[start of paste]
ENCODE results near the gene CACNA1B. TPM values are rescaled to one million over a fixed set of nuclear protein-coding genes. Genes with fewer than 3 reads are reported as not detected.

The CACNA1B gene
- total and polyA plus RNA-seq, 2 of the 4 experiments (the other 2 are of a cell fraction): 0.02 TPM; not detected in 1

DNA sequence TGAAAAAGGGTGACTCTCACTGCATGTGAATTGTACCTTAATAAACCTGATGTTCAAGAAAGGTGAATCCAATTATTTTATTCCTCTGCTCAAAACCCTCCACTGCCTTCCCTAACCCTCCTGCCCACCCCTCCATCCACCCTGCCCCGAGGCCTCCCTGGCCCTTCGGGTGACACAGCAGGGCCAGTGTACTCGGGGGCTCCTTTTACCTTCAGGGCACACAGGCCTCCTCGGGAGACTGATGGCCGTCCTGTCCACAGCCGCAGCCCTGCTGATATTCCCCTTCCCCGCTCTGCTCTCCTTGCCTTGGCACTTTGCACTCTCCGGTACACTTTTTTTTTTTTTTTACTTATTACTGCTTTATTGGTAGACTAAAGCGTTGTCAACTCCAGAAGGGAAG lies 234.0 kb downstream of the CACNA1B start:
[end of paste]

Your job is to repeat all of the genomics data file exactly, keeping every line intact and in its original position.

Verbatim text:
ENCODE results near the gene CACNA1B. TPM values are rescaled to one million over a fixed set of nuclear protein-coding genes. Genes with fewer than 3 reads are reported as not detected.

The CACNA1B gene
- total and polyA plus RNA-seq, 2 of the 4 experiments (the other 2 are of a cell fraction): 0.02 TPM; not detected in 1

DNA sequence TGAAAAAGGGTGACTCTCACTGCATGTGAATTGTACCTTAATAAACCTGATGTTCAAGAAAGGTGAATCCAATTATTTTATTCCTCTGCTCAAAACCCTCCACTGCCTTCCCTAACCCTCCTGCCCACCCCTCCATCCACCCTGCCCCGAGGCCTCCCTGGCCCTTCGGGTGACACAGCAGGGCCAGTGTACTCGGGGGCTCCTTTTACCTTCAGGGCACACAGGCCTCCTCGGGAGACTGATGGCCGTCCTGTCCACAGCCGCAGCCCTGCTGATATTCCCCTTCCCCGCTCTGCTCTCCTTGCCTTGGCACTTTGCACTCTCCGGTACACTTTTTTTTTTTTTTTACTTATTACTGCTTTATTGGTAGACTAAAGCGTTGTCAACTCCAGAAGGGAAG lies 234.0 kb downstream of the CACNA1B start: